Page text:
CPH:DOX 2023 Review: AFTER WORK, In Pursuit of a Work-Free Existence
Erik Gandini's documentary travels the world, examining mankind's current approach to work and how we can prepare for the future.
In his latest film After Work, Italian-Swedish director Erik Gandini takes audiences on a worldwide exploration of a future where automation and artificial intelligence profoundly transform the way we live and work. Focusing on humanity's relationship with jobs, which have become significant determinants of one's identity and purpose, Gandini delves into the potential consequences of a work-free society.
Gandini, known for his previous works The Swedish Theory of Love, Videocracy, and Surplus, employs the 'what-if' method to project the future through the lens of the present. This approach leads him to examine different attitudes towards work across four countries, each offering unique insights into the evolving nature of work.
Eschewing a technological perspective, After Work centers on the human experience, showcasing "archetypes" from South Korea, the USA, Kuwait, and Italy. The film contrasts the workaholic cultures of South Korea and the USA with Kuwait's peculiar practice of paying people to pretend to work. Meanwhile, Italy serves as a glimpse into a work-less world, with its wealthy and unemployed population (classified as NEETs – Not in Education, Employment, or Training) leading the way.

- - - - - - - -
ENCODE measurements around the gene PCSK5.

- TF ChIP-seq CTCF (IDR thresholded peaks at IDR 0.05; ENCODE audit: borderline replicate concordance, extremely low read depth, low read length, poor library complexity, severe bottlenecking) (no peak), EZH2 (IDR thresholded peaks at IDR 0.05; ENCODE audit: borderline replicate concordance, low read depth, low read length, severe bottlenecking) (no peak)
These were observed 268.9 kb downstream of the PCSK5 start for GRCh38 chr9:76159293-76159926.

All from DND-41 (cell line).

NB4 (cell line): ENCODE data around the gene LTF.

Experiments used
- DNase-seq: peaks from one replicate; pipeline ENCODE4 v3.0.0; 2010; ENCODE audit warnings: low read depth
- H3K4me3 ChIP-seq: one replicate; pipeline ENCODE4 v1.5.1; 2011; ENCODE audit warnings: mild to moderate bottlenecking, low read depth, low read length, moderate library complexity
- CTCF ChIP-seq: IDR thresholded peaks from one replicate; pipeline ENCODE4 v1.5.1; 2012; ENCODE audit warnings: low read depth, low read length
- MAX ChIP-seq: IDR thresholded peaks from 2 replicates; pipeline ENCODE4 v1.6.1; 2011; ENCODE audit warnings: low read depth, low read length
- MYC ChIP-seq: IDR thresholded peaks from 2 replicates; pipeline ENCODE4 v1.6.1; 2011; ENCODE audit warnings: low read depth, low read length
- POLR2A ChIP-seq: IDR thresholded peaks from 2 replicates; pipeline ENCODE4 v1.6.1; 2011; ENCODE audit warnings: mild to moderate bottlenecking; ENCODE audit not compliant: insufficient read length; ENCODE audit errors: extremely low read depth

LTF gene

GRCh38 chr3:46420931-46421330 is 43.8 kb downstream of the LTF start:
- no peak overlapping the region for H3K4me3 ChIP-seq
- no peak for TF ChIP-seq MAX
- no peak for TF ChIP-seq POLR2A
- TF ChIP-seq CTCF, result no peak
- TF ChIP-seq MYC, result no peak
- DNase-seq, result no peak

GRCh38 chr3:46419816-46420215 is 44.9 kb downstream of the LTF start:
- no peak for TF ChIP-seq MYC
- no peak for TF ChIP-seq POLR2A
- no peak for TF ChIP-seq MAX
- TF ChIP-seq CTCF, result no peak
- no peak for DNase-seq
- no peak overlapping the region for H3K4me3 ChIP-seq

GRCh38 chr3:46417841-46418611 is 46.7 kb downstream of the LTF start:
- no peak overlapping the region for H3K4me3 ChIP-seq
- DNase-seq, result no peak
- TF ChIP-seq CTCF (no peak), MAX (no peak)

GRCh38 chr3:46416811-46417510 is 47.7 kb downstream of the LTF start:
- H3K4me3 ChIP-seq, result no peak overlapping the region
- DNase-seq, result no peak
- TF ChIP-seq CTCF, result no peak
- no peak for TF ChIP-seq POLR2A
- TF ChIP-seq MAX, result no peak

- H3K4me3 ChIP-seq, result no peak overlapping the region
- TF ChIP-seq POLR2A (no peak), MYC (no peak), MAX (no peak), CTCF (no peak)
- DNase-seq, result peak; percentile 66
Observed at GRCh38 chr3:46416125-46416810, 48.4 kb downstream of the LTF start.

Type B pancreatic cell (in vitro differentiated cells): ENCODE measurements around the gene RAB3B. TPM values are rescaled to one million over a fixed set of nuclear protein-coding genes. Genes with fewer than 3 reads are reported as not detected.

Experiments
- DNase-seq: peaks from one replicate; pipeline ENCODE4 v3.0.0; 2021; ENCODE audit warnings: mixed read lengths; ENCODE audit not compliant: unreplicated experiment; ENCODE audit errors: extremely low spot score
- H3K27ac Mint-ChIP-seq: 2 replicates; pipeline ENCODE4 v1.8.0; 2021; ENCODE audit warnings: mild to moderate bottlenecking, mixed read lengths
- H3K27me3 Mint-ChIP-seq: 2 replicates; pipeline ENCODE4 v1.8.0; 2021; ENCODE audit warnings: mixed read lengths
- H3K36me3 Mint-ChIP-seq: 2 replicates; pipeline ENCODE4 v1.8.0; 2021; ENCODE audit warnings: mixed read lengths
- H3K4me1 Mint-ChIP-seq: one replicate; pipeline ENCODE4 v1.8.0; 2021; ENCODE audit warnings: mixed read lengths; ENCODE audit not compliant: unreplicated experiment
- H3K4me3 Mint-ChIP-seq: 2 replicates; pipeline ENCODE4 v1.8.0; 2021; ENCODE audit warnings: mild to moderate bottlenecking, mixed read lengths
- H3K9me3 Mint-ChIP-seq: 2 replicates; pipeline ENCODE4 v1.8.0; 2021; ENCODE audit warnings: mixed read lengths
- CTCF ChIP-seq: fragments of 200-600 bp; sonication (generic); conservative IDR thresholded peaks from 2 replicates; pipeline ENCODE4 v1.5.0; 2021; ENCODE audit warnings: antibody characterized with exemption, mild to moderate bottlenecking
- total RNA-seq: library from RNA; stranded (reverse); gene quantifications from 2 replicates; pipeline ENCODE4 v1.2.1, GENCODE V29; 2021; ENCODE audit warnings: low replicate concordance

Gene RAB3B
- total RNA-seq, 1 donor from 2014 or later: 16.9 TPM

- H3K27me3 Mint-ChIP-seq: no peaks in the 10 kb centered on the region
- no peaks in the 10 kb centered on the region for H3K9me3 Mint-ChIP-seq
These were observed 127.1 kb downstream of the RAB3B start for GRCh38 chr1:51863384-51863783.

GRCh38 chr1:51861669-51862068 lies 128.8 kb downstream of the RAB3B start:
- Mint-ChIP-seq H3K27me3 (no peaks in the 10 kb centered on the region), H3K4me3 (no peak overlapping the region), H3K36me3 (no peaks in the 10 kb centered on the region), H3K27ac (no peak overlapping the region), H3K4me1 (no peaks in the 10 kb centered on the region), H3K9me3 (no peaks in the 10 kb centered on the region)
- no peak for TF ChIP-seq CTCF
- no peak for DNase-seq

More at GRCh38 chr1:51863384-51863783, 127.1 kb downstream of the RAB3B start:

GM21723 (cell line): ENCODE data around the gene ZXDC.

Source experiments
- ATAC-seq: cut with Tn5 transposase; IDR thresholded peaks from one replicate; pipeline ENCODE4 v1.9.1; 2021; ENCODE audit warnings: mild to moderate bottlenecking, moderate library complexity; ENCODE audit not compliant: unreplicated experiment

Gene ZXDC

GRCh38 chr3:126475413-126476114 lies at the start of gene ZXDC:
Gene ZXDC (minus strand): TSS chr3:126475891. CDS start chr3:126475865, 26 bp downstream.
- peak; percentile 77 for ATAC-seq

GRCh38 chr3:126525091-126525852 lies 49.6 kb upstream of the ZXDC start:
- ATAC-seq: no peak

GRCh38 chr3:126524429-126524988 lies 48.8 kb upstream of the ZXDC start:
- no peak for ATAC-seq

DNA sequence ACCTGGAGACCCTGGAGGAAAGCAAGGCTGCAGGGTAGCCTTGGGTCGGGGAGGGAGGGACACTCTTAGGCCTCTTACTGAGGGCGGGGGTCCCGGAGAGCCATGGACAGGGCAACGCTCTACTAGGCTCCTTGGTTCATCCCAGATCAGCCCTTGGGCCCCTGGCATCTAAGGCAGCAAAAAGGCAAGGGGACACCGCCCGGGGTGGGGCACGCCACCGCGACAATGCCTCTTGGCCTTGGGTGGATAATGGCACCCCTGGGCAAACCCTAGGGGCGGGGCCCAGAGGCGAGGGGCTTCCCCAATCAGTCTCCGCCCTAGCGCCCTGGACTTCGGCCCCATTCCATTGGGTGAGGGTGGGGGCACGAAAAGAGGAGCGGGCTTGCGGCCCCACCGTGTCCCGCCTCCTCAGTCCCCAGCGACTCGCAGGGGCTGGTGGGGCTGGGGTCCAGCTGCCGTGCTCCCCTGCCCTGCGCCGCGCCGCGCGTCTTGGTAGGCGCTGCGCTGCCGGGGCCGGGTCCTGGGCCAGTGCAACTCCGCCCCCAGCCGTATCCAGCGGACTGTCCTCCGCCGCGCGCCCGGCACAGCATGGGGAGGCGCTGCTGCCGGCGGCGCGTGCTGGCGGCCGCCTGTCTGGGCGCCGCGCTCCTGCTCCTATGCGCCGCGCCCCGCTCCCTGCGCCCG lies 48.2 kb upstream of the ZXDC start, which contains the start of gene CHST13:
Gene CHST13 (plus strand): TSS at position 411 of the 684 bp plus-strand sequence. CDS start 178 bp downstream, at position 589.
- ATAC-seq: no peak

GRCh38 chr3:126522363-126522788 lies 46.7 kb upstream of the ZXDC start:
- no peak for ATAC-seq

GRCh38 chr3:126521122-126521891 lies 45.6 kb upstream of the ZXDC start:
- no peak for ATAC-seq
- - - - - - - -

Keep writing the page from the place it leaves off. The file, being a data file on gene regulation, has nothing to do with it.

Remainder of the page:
Describing his film as idea-driven, Gandini seeks to challenge the entrenched ideology of work and envision a different future that aligns with technological advancements. Although he relies on existing concepts and avoids speculative storytelling, After Work aims to present a psychological profile rather than a prophecy.
The film acknowledges the potential existential crisis and identity struggles that may arise as AI reshapes our lives. Instead of focusing on universal basic income experiments, Gandini turns to Italy's rich and purpose-driven citizens for inspiration. His goal is not to provide a definitive solution but to contribute to a broader discussion about the impending transition to a new world order.
Aesthetically, After Work is designed for the big screen, combining expansive steady cam shots with talking head interviews. Gandini employs the Errol Morris eye-direct technique, featuring audio commentary by Noam Chomsky and clips from speakers like Yuval Noah Harari. Teaming up with Triangle of Sadness cinematographer Fredrik Wenzel, Gandini utilizes the cinemascope format to ensure a captivating cinematic experience.
After Work highlights the rapidly changing landscape and the significant shifts awaiting us. However, the visually stunning documentary offers an optimistic outlook on humanity's future, avoiding bleak prophecies. Gandini's message is clear: our attitude towards work must be reevaluated, and preparing for a new era begins with a shift in each individual's mindset.